Rallying has been a tale of two Frenchmen for nearly 20 years and on Sunday it was Sebastien Ogier - for so long known as ‘little Seb’ while Sebastien Loeb was winning nine world titles in a row – that effectively drew a line under his equally astonishing career with an eighth success clinched at Monza in Italy.
Ogier, 37, and co-pilot Julien Ingrassia, who is himself calling it a day after so many years of successful partnership, held off the season-long challenge of his team-mate Elfyn Evans over the three days of the final rally of the campaign, just as they had done 12 months ago.
Over the various stages and speed tests, taking in both mountain roads and the Monza circuit, Ogier in his Toyota Yaris emerged from the final challenge on top of the pile, with Toyota also as expected taking away the manufacturer’s prize ahead of Hyundai.
But with Ogier now heading for semi-retirement having previously stated he would be contesting only selected rallies next season including that in Monte Carlo, much of the reaction focused on his huge achievements in the sport, and also reflection on how that level of success compared with his former mentor and inspiration Loeb.
And with Ogier’s 54th win, achieved after the scare of clipping a barrier on the circuit on Sunday with a tyre that somehow survived, the series also brought the current era of World Rally Cars to an end after 25 years, with the new hybrid Rally1 cars to be used next season. When Ogier races, his new co-driver will be Benjamin Veillas.
An emotionally and physically drained Ogier said: “I just feel kind of empty right now because it’s always an exhausting season. We give so much into it. I really need to go to every single team member and give them my big thanks, because without them we are nothing. They are world champions today as well, we are manufacturer, driver and co-driver champions.”
Ogier began the Monza rally knowing that finishing third or higher would be enough to clinch the title ahead of Wales’ Evans – and he finished 23 points ahead of his rival, with Belgium’s Thierry Neuville finishing third overall after a fourth-place in the rally in Italy.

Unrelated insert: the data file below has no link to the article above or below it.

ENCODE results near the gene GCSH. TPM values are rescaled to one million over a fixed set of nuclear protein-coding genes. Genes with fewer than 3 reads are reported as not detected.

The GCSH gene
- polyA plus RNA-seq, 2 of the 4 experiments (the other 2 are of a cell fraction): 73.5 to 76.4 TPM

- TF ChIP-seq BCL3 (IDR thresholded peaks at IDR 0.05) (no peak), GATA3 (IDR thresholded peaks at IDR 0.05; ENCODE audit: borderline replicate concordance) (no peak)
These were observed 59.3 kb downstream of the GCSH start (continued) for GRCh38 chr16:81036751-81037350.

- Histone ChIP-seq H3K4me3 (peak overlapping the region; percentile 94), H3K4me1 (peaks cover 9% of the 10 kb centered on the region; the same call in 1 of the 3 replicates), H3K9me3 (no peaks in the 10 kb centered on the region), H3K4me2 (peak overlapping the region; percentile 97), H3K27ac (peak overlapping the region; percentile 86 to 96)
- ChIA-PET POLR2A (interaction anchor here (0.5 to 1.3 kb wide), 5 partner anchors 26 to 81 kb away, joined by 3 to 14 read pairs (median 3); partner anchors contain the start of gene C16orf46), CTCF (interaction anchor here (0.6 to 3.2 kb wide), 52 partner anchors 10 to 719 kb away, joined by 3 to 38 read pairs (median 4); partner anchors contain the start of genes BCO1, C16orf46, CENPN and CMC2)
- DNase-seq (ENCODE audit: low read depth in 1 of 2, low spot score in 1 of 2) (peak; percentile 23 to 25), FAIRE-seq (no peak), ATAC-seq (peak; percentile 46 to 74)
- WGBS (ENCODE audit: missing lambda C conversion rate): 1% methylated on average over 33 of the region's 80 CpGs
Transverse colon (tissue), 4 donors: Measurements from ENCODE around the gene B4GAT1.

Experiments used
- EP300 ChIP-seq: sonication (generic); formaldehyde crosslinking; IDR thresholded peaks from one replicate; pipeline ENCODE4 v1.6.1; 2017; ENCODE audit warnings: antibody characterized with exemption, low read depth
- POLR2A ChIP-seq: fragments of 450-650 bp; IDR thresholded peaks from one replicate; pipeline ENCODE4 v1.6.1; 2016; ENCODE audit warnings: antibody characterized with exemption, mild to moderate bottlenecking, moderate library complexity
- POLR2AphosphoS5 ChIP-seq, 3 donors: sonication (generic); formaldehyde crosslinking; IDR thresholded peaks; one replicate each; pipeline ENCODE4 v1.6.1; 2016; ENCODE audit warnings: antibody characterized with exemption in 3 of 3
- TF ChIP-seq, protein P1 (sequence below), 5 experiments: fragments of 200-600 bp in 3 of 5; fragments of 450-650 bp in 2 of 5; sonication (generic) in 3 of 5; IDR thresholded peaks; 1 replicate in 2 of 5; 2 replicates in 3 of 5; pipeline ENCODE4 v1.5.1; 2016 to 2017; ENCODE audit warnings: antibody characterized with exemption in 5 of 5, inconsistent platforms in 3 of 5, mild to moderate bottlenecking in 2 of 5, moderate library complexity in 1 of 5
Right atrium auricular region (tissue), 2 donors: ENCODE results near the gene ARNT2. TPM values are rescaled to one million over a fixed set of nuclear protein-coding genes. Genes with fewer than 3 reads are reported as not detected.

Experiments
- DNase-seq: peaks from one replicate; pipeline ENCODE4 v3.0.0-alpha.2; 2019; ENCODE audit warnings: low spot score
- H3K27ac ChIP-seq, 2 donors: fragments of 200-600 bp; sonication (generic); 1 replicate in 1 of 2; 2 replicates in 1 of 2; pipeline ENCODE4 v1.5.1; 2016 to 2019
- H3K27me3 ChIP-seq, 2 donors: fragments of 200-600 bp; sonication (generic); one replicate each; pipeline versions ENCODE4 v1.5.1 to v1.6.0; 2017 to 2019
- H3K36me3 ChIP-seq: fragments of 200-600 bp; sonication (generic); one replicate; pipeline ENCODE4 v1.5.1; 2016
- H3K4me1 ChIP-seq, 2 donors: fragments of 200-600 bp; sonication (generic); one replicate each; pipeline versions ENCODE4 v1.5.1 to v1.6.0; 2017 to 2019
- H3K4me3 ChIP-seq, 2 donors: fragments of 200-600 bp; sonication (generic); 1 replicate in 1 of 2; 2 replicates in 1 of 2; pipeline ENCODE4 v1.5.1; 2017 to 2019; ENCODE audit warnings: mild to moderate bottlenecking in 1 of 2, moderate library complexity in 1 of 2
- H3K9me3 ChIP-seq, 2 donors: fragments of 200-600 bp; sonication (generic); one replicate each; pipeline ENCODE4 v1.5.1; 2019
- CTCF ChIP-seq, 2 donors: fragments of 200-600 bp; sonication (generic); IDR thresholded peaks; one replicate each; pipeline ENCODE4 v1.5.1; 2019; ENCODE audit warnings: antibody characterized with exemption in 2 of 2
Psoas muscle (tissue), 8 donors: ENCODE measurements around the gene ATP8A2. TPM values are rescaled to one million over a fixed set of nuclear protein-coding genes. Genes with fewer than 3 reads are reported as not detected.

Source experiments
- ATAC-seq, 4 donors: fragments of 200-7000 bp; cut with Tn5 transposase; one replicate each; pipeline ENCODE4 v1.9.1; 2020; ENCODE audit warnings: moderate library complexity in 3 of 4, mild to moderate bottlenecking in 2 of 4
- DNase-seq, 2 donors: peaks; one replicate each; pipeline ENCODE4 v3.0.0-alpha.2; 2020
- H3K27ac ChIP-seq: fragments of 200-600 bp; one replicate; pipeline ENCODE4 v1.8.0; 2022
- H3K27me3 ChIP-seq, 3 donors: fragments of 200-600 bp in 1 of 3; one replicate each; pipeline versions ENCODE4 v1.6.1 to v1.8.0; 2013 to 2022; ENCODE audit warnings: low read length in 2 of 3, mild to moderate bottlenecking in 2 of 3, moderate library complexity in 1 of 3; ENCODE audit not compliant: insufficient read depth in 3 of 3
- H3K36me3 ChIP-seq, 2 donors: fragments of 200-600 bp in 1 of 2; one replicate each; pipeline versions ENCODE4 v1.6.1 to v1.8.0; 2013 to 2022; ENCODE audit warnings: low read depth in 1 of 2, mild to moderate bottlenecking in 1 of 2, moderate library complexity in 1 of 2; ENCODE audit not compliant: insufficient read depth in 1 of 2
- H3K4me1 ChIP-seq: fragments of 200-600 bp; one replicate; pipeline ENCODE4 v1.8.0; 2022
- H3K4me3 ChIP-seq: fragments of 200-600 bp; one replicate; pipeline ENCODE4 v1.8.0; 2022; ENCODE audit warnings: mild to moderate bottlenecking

With Ogier now highly unlikely to add to his eight titles, inevitably the debate is already raging about who is the greatest rally driver of all time. As well as the two Frenchmen that is a conversation that would also include Scotland’s Colin McRae, Juha Kankkunen, Carlos Sainz and Tomi Makinen. Spaniard Sainz won a WRC poll last year asking for votes on the greatest rally driver of all time.
Ogier raced in the same Citroen team as Loeb in 2011, but with the pair both winning five rallies each that season and similarly motivated and desperate for victories, the relationship became professionally unworkable and the former left, going on to fulfil all of his own ambitions.
Ogier’s boss at Toyota, Jari-Matti Latvala, was quick to offer his opinion, saying: "Okay, Loeb has more titles, but Ogier was able to win with different manufacturers and different cars.”
Xavier Mestelan Pinon, formerly at Citroen Racing and now FIA technical director, said of the pair: “I knew we were letting go of a real diamond when Ogier left. It was painful to let go of such a driver, who had grown up with us, but we had other projects with Loeb.
"Loeb is seen as the perfect son-in-law and Ogier as someone who is a bit hard-headed and withdrawn - perhaps a less sympathetic image in the eyes of the public.”
Another equally fascinating discussion is in terms of the most gifted and talented drivers encompassing all disciplines, where do Ogier and rally drivers rank more generally against their counterparts in Formula One, Indy Cars, touring cars and other forms of motorsport?
It is a conundrum that the Race of Champions has made an attempt to sort out over the years by putting drivers from the same disciplines into the same car. The winners of that event have included both Ogier and Loeb, and also Stig Blomqvist, Kankkunnen, Didier Auriol, Sainz, McRae, Makinen, Harri Rovanpera, Marcus Gronholm and Heikki Kovaleinen from rallying.
Touring car driver Mattias Ekstrom also won the competition, along with current IndyCar racer Romain Grosjean, a driver who has tried almost everything, former F1 and now IndyCar driver Juan Pablo Montoya, and F1’s David Coulthard and Sebastien Vettel.
The variety of surfaces that rally drivers have to master – road asphalt, gravel, snow and ice – often counts in their favour in any comparison. But F1 legend Kimi Raikkonen received widespread praise for his pace when making a rallying debut, despite rolling his car into a ditch.
And though F1 may be conducted in a more controlled environment the cars themselves and the electronics require a lot of operating, not to mention the obvious point of handling at speeds of up to 200mph and the fitness levels required to cope with the considerable G-forces involved.
But all that remains a great pub argument. As for Ogier, as well as rallying next year he could well take part in the Le Mans 24-hour race, at which Toyota fields cars, and possibly even try the Dakar rally again. There will certainly be new adventures and challenges to come.